Continuous learning is one of the driving forces of my life.
I’m a huge reader, and I’ve devoted much of my time and energy to the study of personal growth from a variety of perspectives.
So, I’d like to offer you some of my top recommendations across several categories.
(Transparency note: I’ve included my Amazon affiliate link for each one since I might as well get a tiny cut of Amazon’s profits if you buy, but I’m not affiliated with or compensated by any of these authors.)
Life Optimization, Work, Productivity:
- Digital Minimalism, by Cal Newport (actionable advice for fighting your addiction to digital devices, reclaiming your agency, and focusing on what’s really important without constant distractions)
- The 4-Hour Work Week, by Tim Ferriss (this book has been so influential since its publication in 2007 that many of its ideas might seem obvious now, but it had a big impact on me back then, and I imagine it will still be impactful for you too; it advocates for prioritizing freedom & flexible working arrangements, and regularly reevaluating your priorities and asking yourself if you can do something soon instead of waiting for retirement)
- 80,000 Hours, by Benjamin Todd (solid introduction to the Effective Altruism movement—i.e., how to get the highest ROI for doing good in the world—and advice for how to think about choosing a career and living a life focused around having a positive impact)
- Atomic Habits, by James Clear (the best book on designing effective habits, understanding why that’s hard, and learning how to deal with bad habits as well)
- Essentialism, by Greg McKeown (how to eliminate tasks & activities that use up your energy but ultimately aren’t important, and how to make more conscious choices around prioritizing the things that matter most)
- Radical Candor: Be a Kick-Ass Boss Without Losing Your Humanity, by Kim Scott (for leaders and managers, how to create an environment where employees feel supported, engaged, and motivated, by building strong relationships and using specific, effective communications techniques)
Emotional Intelligence, Self-Awareness, Healing:
- The Gifts of Imperfection, by Brené Brown (all of her books are great, but this is a good one to start with, about letting go of perfectionism, embracing vulnerability & authenticity, and cultivating self-acceptance)
- Positive Intelligence: Why Only 20% of Teams and Individuals Achieve Their True Potential and How You Can Achieve Yours, by Shirzad Chamine (ancient wisdom and meditation techniques distilled down into modern, research-backed, actionable tips to deal with the negative voices in your head that sabotage you and cause you to judge yourself and others)
- Already Free: Buddhism Meets Psychotherapy on the Path of Liberation, by Bruce Tift (this book is aimed at therapists but should be valuable for everyone; Tift explains psychological wounding through both Eastern and Western lenses in a way that, as a counselor myself, I’ve found deeply profound and more insightful than a lot of the professional training I received)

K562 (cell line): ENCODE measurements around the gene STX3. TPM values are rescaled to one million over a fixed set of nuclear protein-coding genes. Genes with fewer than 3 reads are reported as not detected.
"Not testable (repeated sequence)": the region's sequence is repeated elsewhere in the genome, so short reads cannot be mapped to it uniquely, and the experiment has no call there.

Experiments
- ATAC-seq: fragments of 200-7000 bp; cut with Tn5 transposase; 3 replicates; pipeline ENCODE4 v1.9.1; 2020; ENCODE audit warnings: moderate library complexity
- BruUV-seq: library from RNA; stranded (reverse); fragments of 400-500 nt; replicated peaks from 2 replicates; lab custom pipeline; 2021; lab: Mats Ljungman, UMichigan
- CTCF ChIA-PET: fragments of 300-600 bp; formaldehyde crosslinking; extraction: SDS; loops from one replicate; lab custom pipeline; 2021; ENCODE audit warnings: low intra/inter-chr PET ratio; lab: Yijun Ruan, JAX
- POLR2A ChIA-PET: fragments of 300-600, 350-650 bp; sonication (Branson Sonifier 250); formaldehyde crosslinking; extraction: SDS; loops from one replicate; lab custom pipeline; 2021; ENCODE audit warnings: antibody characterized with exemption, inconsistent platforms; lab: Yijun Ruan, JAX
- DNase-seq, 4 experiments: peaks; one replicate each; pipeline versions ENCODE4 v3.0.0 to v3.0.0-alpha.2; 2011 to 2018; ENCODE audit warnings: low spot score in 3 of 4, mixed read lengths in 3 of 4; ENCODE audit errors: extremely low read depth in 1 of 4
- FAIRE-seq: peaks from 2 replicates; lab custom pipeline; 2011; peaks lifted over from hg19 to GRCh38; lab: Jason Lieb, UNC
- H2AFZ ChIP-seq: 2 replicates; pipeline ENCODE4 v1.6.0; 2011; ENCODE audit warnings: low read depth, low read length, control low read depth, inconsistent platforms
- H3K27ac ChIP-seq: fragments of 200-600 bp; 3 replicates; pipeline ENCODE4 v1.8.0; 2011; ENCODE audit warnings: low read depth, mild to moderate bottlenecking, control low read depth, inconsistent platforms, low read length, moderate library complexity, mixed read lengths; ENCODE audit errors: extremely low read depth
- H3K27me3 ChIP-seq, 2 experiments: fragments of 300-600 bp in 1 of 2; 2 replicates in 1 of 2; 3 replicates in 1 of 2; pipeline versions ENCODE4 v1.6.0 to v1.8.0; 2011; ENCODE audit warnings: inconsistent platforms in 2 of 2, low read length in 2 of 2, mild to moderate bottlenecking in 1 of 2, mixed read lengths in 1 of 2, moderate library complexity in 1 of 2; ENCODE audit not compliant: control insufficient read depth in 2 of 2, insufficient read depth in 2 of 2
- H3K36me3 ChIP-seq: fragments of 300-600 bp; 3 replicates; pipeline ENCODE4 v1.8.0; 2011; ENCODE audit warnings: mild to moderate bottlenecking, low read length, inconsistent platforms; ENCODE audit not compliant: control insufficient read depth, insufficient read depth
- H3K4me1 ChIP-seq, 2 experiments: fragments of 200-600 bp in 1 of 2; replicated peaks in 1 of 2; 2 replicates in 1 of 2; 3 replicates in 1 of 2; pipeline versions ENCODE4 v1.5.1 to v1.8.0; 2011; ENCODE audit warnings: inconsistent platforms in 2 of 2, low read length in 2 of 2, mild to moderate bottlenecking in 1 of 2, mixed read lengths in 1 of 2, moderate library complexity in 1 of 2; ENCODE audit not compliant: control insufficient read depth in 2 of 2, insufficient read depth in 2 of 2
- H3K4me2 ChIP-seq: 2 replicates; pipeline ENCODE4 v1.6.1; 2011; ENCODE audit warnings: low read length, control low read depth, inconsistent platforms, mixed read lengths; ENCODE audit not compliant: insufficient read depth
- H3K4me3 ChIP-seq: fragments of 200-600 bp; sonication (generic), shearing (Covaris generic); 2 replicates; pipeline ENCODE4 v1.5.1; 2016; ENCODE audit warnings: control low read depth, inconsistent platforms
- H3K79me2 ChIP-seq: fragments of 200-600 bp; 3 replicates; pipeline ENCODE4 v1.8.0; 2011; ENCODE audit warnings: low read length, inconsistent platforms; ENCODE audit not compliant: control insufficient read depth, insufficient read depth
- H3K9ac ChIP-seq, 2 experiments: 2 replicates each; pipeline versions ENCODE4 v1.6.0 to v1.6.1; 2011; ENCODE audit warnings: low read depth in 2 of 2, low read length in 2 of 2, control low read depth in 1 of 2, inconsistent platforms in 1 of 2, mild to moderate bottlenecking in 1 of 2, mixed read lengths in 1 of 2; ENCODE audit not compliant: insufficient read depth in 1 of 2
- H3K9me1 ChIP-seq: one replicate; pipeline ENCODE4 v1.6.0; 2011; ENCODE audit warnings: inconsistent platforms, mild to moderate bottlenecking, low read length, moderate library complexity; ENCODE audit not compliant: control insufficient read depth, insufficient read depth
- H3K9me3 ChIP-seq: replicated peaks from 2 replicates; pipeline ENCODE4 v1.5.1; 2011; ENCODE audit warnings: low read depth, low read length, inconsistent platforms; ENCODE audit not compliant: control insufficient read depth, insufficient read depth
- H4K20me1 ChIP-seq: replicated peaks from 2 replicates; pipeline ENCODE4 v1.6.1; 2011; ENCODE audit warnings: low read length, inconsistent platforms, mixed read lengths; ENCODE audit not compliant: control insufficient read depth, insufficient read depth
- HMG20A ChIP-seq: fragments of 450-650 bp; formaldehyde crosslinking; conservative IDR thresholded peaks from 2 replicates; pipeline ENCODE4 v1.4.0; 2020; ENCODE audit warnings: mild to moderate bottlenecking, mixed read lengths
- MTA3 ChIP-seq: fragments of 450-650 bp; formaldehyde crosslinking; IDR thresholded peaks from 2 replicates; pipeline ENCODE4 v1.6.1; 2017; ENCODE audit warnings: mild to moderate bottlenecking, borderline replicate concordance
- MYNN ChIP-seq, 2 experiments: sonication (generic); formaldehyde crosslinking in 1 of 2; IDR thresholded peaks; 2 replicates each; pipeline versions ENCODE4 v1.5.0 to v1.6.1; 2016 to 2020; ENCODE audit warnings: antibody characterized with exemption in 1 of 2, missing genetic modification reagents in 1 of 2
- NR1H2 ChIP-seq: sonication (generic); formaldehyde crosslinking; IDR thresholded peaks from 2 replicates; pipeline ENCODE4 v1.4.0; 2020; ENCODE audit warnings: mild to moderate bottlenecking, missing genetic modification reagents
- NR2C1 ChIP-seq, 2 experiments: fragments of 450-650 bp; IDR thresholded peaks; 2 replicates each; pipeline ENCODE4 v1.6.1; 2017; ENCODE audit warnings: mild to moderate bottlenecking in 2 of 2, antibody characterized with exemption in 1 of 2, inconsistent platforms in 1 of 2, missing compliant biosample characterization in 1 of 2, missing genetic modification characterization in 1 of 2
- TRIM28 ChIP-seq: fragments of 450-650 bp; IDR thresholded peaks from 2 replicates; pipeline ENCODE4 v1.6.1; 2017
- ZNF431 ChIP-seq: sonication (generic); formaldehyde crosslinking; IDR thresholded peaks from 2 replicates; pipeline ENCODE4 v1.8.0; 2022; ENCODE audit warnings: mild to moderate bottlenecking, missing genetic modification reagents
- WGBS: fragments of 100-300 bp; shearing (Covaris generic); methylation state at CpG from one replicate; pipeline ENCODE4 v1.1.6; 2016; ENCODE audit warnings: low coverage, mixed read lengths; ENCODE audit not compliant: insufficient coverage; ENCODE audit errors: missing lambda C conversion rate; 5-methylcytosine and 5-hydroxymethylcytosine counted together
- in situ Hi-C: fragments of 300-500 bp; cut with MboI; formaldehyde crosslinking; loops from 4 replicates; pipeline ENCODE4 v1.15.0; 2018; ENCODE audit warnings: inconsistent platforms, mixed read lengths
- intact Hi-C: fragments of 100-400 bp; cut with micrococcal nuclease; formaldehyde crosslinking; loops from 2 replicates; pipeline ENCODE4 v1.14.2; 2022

- The Body Keeps the Score: Brain, Mind, and Body in the Healing of Trauma, by Bessel van der Kolk (this is a long, detailed book that convincingly explains how trauma is stored in the body, and how to deal with that)
- Lost Connections: Uncovering the Real Causes of Depression – and the Unexpected Solutions, by Johann Hari (a radical perspective on the true causes of depression and anxiety—in short, that they’re caused not by any kind of chemical imbalance in the brain, but by a lack of meaningful social connection)
(Transparency note: I’ve been impressed enough by both Brené Brown and Shirzad Chamine that I’ve gone through training programs that they offer, and I partner with Shirzad in my own Synthesis group coaching program.)
Philosophy, Spirituality, Reality:
- Waking Up: A Guide to Spirituality Without Religion, by Sam Harris (a highly-rational neuroscientist/philosopher explores consciousness and spirituality)
- Zen Mind, Beginner’s Mind: Informal Talks on Zen Meditation and Practice, by Shunryu Suzuki (simple, approachable introduction to Zen Buddhism, specifically focusing on the concept of approaching everything with open curiosity and humility)
- Why Buddhism Is True: The Science and Philosophy of Meditation and Enlightenment, by Robert Wright (deeper dive into Buddhism, with an excellent mix of explaining things from the perspective of what the Buddha taught, why it makes sense through rationality and logic, and how well it aligns with the latest knowledge from science and psychology)
- The Egg, by Andy Weir (2-page fiction story about one way to see yourself and other people, written by the author of The Martian. The Egg was also made into a nice short animated video. Before you start reading/watching though, recognize that it will be possible to see this story as either trite or deeply profound. So, I encourage you to slow down as you read and try on the idea of taking it seriously)
- The Case Against Reality: Why Evolution Hid the Truth from Our Eyes, by Donald D. Hoffman (a cognitive psychologist explains how reality is likely not at all as we perceive it with our senses. Honestly, though, you can just watch his TED Talk and get 90% of what the book says)
- A Coincidence of Opposites, by Alan Watts (this is a series of lectures, but the best part is captured in this 4-minute video. Alan Watts was a philosopher who played a significant role in popularizing Buddhism, Taoism, and Hinduism in the United States in the 1950’s and 60’s. This is another one that can be either trite or profound, so try on the idea of seeing it as deep wisdom offered by a person who I personally consider to be incredibly spiritually mature)
- Sapiens: A Brief History of Humankind, by Yuval Noah Harari (an overview of the entire history of humanity, including some fascinating insights about how the agricultural revolution probably wasn’t actually good for us, the roots of racism & sexism, and many other topics that apply to our psychology and sociology today)
- Be Here Now, by Ram Dass (the spiritual journey of a Stanford PhD psychologist who did a lot of psychedelics, then studied meditation and spirituality in India for many years. This is a profound book, but quite woo-woo, so it probably won’t resonate unless you’re already a consistent meditator and have tried psychedelics)
Psychedelics, Altered States of Consciousness
- How to Change Your Mind: What the New Science of Psychedelics Teaches Us About Consciousness, Dying, Addiction, Depression, and Transcendence, by Michael Pollan (the history and science of psychedelic drugs, as well as their potential therapeutic benefits for mental health)
- Stealing Fire: How Silicon Valley, the Navy SEALs, and Maverick Scientists Are Revolutionizing the Way We Live and Work, by Steven Kotler and Jamie Wheal (exploring various methods for achieving altered states of consciousness—specifically through the lens of enhancing human performance—including flow states, sensory deprivation, ecstatic experiences, biohacking, etc.)